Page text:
This wasted potential is tragic on its own terms, but it has wider ramifications, too. In South Africa, where 29 million people receive state welfare grants and only 7.4 million pay tax, the state is trapped in a doom-loop, with spending on social programmes hampering investment that could benefit the economy. But to look at projections for the British state’s ever-growing benefits, health care and social care bills, it seems we may be heading for a similar scenario. These parallels will doubtless seem absurd to many Brits, and doubly so to South Africans. Earlier this year, when I mentioned to some friends over there that the UK has its own problems with government incompetence, they literally laughed in my face.
After the Cold War, the rubric of “developed” and “developing” countries implied that the Western model was the endpoint of economic progress across the world. Three decades later, the distinctive features of that model — nation-states with strong civic cultures, meaningful democratic conflict, economic growth and a commitment to broad-based prosperity — have themselves been eroded by globalisation. Hence developing countries provide an increasingly plausible model for the future of developed ones, rather than vice-versa. In this sense, at least, Britain remains at the vanguard of global capitalism. And making this explicit ought to help in countering complacency. For all their gallows humour, the British are used to counting themselves among the world’s most advanced and admired nations, and so struggle to grasp the possibility that, in 50 years’ time, this may no longer be the case. Which brings me to the most disturbing echo of South Africa I’ve noticed in recent years.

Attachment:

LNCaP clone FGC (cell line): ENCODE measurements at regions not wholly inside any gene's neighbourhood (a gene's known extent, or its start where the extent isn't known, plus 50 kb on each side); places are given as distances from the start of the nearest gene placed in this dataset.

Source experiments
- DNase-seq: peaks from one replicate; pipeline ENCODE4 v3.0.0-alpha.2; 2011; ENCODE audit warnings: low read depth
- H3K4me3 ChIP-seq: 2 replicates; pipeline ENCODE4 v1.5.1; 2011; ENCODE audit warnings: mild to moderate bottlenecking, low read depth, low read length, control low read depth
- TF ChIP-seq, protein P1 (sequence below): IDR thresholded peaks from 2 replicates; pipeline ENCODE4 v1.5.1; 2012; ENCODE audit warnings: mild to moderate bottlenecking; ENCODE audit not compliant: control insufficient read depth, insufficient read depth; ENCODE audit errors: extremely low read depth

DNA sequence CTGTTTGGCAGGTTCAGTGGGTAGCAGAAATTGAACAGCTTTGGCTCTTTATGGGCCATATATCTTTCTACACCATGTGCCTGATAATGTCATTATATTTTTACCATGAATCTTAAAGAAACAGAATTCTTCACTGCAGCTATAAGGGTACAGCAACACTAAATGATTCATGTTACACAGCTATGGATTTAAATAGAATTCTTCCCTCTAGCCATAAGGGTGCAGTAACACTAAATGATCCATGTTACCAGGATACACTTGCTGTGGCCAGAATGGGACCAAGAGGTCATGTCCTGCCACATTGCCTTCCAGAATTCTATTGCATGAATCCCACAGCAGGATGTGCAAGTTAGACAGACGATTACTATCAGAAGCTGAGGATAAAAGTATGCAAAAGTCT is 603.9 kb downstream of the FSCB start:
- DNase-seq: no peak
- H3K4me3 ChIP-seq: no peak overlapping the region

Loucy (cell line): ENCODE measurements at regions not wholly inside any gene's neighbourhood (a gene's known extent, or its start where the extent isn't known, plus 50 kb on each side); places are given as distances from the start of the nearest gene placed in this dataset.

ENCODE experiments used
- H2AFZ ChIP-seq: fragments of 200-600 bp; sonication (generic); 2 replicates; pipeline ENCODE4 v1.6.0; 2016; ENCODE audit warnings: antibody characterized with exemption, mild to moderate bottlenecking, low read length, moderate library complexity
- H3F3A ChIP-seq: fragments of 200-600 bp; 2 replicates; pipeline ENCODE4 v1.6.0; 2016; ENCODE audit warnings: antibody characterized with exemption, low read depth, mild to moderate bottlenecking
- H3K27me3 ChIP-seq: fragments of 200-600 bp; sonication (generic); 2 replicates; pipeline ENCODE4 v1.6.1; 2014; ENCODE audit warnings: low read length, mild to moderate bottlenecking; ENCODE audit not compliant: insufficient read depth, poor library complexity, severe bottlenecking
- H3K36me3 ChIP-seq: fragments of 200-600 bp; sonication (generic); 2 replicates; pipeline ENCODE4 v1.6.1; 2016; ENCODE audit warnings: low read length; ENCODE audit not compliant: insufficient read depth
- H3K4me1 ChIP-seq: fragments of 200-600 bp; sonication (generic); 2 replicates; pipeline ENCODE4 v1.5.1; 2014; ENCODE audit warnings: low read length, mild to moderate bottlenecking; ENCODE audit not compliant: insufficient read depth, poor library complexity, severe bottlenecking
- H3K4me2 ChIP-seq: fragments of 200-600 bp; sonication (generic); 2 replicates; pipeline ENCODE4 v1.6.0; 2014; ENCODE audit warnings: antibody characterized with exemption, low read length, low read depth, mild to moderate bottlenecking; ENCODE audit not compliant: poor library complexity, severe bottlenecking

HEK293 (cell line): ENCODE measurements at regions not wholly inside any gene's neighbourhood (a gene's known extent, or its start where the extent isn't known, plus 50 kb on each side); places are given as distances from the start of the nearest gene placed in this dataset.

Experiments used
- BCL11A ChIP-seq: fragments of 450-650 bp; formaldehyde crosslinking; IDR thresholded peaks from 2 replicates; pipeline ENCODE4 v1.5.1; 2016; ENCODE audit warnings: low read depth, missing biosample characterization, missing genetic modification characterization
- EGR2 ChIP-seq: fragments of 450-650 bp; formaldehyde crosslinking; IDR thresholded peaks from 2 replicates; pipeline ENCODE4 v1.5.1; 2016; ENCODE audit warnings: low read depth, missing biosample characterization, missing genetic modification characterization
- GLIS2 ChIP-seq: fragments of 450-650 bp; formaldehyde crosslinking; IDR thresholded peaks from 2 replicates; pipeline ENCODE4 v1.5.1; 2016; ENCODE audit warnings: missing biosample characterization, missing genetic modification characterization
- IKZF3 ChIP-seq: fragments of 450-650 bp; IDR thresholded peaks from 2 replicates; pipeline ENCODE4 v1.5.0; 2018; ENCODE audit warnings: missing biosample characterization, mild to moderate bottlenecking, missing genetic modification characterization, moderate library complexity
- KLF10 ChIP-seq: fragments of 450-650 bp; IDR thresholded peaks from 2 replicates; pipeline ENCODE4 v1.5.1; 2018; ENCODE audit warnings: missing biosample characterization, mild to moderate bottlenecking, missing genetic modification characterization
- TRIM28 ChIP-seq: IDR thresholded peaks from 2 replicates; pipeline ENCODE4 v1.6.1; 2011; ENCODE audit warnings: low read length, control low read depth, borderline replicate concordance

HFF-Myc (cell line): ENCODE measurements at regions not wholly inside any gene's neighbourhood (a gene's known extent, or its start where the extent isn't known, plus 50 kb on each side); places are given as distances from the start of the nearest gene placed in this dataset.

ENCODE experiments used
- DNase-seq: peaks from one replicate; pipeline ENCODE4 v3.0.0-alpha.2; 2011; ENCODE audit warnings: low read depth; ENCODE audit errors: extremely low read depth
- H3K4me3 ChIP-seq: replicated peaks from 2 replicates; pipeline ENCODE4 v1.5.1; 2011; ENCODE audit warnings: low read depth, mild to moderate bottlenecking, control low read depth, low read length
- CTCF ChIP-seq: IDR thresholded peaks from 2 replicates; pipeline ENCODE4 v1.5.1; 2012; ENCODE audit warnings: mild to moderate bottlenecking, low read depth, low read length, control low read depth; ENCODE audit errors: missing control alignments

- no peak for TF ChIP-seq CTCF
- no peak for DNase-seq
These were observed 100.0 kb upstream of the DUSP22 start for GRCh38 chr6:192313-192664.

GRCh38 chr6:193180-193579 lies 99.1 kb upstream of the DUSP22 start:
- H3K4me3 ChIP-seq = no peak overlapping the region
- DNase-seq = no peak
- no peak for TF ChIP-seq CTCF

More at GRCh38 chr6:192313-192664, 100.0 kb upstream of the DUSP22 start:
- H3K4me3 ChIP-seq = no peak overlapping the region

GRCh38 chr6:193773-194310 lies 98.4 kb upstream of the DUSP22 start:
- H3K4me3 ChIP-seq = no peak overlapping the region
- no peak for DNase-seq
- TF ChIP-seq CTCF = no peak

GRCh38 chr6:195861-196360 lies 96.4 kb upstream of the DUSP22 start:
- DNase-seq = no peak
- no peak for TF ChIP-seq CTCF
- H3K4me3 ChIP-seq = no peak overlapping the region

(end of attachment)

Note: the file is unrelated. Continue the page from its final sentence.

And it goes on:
This is something more amorphous: a matter of mood and mentality. South Africans have come to regard their chaotic and inept state with a weary resignation that borders on ridicule. It is a burden to be negotiated when necessary, and fended off where possible. For some time now, Britain’s attitude to its own governing class has been moving in the same direction. New Labour alienated large parts of the traditional Left, and now Tory incompetence has led to similar cynicism among conservatives. With each perceived betrayal, more people enter the reservoir of citizens who have given up believing that Westminster can do anything remotely useful.
These feelings have real consequences for a country’s prospects. Why do so many people stubbornly resist house-building and planning reform? Why do they see it as common sense to reject society’s claims on their resources? Part of the reason is surely that, once we lose faith in the nation’s political authorities, appeals to compromise for the greater good ring hollow. Or to put it in terms a South African would understand: the British are gatvol.